There is a limited amount of basic science research on the influence of PRP on the inflammation and repair of connective tissue and skeletal muscle. There is an even greater paucity of well-conducted clinical studies on the use of PRP to manage sport injuries. For clinicians, the generalisability of basic science must be tempered by clinical studies that inherently contain factors controlled for in basic science experiments. For these reasons, the design of robust clinical studies is essential for conclusions to be assigned sufficient validity to be used in clinical practice. Although PRP has been in clinical use for decades, some basic science issues still require further investigation. Several techniques are available to prepare PRP; however, there is no evidence of standardisation of preparation (in terms, for example, of length and speed of centrifugation) and use of PRP. In addition, different methods of preparation may produce different platelet concentrations such as storing the PRP for differing lengths of time before use, using different anticoagulants and variable degrees of other cells such as red and white cells in the PRP preparation. It is therefore possible that each preparation method may lead to a different product with different biology and potential uses. As stated, all these variables may produce PRPs in which the amount and type of growth factors are different. Therefore, a classification system for different PRPs should be developed and should be used to define the PRPs used by different research and treatment groups. For clinical applications, based on different clinical conditions, the best time to inject PRP must be determined according to the different tissues and body districts. The kinetics of cytokine release from various PRPs with/without other biomaterials needs further investigation, as this may ultimately determine the best time for injection for a given PRP formulation. Furthermore, the tissue-specific effects of PRP should be compared, as the underlying cellular and molecular processes for a particular tissue healing may be markedly quite different. For instance, muscle and bone healing need vascularisation. However, a high degree of vascularisation may not be required for tendon and articular cartilage injuries. In fact, it is plausible that the effect of PRP on a given tissue is influenced by the microenvironment within that tissue, and therefore PRP activation may not be required prior its use. Lastly, the optimal use of PRP for regenerative medicine is still under investigation. Although application of the PRP may enhance mesenchymal stem cell proliferation and migration, exposure of cells to PRP may also limit differentiation of those cells into the appropriate cell lineages.17 The question arises in this consensus statement as to whether we as clinicians should use a treatment with very little scientific evidence supporting its clinical efficacy and with limited evidence supporting its safety. Medical ethics is anchored by the concepts of benefi - cence (doing good) and non-maleficence (do no harm). Medical ethics includes the concept of patient autonomy (selfdetermination). Western medicine tends to hold to the principle that patients can determine their treatment themselves, even if beneficence or non-malfi cence is not proved. For the doctor, nonmalficence is the principal determinant of medical practice. While limited, current evidence suggests the use of PRP to be safe, and therefore the non-maleficence principal is probably upheld; however, there are few if any studies that document adverse or serious adverse events, and there are no studies at all looking at long-term effects. As there is little scientific evidence that PRP injections are of clinical benefit, beneficence is at this time not proven. Current medical ethics generally allows clinicians to make an individual choice to prescribe treatments that have not shown beneficence as long as the treatment is non-maleficent. With respect to PRP, its increasing popularity appears to have outreached in some respects the principle of medical ethics and the usual conservatism that new treatments are taken up by the clinicians. Part of the answer to this would be that PRP is presently marketed and widely perceived as a natural healing method with the implications of minimal maleficence. The role of PRP in tissue healing and regeneration may open a new area in regenerative medicine, but there remains a large amount of work required toward understanding the mechanism of action of PRP in the regeneration and repair process of a given tissue. Firm recommendations on the effectiveness of PRP in the clinical setting to support the healing processes of muscle, tendon, ligament and cartilage injuries cannot be given. Results of studies on PRP are difficult to interpret, as the methodological quality of published investigations varies substantially. More attention should be paid to methodological quality when designing, performing and reporting clinical trials. The final recommendation of this consensus group would be to proceed with caution in the use of PRP in athletic sporting injuries. We believe more work on the basic science needs to be undertaken, and greater rigour should be implemented in developing robust clinical trials to demonstrate the efficacy or otherwise of PRP.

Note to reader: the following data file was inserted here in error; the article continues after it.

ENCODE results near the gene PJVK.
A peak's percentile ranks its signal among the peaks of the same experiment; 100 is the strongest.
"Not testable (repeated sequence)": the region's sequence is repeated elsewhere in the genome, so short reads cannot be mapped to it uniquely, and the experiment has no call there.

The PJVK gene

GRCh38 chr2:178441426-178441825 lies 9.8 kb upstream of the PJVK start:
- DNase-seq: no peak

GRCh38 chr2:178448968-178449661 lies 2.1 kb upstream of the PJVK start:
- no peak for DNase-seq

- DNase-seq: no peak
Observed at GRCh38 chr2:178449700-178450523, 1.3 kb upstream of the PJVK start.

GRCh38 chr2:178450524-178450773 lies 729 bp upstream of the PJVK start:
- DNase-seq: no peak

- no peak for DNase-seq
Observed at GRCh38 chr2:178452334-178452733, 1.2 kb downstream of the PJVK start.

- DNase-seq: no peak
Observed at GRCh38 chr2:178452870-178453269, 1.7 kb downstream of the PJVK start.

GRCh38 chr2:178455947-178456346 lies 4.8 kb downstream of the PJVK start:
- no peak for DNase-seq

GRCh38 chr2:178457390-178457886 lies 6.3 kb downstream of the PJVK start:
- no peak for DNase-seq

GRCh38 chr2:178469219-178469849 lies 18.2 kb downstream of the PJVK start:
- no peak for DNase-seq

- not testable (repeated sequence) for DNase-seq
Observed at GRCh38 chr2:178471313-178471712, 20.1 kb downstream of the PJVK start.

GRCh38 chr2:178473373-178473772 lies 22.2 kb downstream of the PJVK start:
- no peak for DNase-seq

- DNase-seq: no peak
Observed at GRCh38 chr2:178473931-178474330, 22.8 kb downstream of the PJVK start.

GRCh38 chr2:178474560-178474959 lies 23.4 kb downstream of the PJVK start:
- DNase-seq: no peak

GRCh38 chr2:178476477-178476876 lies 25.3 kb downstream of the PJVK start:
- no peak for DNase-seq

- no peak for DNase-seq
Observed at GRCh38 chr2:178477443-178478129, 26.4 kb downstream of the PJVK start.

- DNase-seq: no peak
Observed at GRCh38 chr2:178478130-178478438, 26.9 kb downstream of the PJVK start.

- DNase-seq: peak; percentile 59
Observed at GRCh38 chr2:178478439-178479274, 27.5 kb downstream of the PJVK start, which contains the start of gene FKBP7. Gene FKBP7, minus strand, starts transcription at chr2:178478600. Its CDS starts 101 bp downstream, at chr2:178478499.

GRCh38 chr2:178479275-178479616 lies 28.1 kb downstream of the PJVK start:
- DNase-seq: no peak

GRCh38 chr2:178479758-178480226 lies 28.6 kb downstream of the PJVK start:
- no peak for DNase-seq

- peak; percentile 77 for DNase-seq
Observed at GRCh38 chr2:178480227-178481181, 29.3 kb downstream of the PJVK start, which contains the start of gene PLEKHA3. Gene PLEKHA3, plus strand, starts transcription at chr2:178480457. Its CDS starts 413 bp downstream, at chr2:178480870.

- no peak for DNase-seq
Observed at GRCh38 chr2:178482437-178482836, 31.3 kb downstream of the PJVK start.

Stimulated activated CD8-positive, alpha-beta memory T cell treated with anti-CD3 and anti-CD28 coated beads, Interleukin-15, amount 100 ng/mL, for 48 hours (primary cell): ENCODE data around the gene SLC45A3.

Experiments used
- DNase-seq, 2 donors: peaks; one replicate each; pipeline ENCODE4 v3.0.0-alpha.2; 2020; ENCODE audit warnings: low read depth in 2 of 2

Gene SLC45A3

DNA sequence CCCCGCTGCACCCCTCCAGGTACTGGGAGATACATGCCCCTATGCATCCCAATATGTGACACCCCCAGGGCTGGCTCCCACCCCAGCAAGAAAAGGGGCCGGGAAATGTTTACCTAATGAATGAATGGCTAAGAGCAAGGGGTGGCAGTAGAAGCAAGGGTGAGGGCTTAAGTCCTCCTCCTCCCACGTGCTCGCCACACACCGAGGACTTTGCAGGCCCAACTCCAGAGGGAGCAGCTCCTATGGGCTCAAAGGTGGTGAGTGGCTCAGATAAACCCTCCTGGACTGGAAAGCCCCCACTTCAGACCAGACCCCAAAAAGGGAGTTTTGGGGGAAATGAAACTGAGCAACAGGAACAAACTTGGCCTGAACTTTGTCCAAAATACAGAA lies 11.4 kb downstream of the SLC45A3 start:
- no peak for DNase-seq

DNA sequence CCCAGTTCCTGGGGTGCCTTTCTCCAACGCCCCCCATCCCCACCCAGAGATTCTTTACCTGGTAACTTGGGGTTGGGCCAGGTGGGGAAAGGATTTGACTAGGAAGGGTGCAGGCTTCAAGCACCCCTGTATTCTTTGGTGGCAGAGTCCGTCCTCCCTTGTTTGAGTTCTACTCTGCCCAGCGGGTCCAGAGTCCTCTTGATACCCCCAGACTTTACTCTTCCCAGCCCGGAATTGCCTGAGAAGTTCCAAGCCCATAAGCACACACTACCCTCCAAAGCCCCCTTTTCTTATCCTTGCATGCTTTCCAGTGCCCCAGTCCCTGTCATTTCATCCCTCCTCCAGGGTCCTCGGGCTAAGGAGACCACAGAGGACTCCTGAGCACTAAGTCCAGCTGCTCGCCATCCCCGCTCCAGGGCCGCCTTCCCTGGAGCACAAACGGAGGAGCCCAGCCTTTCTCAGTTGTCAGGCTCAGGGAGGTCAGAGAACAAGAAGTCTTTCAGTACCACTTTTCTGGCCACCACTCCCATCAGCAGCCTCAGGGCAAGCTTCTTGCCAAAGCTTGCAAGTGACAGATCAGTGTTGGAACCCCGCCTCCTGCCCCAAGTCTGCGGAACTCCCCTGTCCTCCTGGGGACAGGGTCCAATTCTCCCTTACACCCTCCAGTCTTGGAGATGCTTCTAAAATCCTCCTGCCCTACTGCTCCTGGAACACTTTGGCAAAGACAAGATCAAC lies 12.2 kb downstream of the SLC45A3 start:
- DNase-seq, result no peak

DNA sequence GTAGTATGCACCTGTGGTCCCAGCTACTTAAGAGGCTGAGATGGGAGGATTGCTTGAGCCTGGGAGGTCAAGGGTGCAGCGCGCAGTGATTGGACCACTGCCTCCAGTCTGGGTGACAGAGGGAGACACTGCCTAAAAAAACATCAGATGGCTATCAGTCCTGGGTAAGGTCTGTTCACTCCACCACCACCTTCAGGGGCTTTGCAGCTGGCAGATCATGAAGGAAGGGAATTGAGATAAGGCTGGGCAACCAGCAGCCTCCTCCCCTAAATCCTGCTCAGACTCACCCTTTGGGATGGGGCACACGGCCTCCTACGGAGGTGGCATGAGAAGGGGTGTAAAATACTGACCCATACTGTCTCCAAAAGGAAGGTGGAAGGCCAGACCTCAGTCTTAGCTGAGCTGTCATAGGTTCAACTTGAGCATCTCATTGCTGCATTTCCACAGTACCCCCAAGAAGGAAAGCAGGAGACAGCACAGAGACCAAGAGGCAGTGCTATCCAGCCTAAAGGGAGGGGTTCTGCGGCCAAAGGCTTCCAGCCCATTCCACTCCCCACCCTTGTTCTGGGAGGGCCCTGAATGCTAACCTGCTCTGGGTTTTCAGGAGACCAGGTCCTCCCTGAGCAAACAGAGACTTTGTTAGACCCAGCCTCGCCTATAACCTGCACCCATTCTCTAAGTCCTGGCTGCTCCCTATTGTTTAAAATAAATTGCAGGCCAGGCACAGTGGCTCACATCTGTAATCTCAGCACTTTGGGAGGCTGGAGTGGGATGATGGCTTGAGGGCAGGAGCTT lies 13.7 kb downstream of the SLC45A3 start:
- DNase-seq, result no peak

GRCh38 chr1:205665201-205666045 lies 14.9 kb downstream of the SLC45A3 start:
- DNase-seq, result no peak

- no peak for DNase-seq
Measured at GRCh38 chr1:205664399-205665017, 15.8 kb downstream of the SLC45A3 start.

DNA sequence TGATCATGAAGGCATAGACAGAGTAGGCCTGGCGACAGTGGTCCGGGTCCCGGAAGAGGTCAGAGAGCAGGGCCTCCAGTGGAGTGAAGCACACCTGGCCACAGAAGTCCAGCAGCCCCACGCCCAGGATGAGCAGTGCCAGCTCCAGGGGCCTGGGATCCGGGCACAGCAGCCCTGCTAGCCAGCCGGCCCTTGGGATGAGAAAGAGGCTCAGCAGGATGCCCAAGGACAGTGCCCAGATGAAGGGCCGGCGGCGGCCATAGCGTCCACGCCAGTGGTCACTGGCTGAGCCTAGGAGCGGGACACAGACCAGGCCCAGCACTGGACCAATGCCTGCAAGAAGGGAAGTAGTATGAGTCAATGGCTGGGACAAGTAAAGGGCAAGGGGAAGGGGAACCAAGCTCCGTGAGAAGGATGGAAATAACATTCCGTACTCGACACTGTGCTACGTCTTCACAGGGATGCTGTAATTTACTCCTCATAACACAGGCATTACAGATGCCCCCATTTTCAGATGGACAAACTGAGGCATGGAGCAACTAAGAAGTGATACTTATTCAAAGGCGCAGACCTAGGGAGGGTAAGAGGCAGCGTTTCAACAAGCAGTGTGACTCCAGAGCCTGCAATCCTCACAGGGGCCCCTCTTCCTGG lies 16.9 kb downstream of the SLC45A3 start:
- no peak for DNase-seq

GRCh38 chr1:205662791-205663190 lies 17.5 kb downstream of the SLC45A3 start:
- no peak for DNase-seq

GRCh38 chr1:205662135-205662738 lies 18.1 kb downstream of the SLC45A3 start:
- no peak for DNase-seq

ASJC Scopus subject areas
- Orthopedics and Sports Medicine
- Physical Therapy, Sports Therapy and Rehabilitation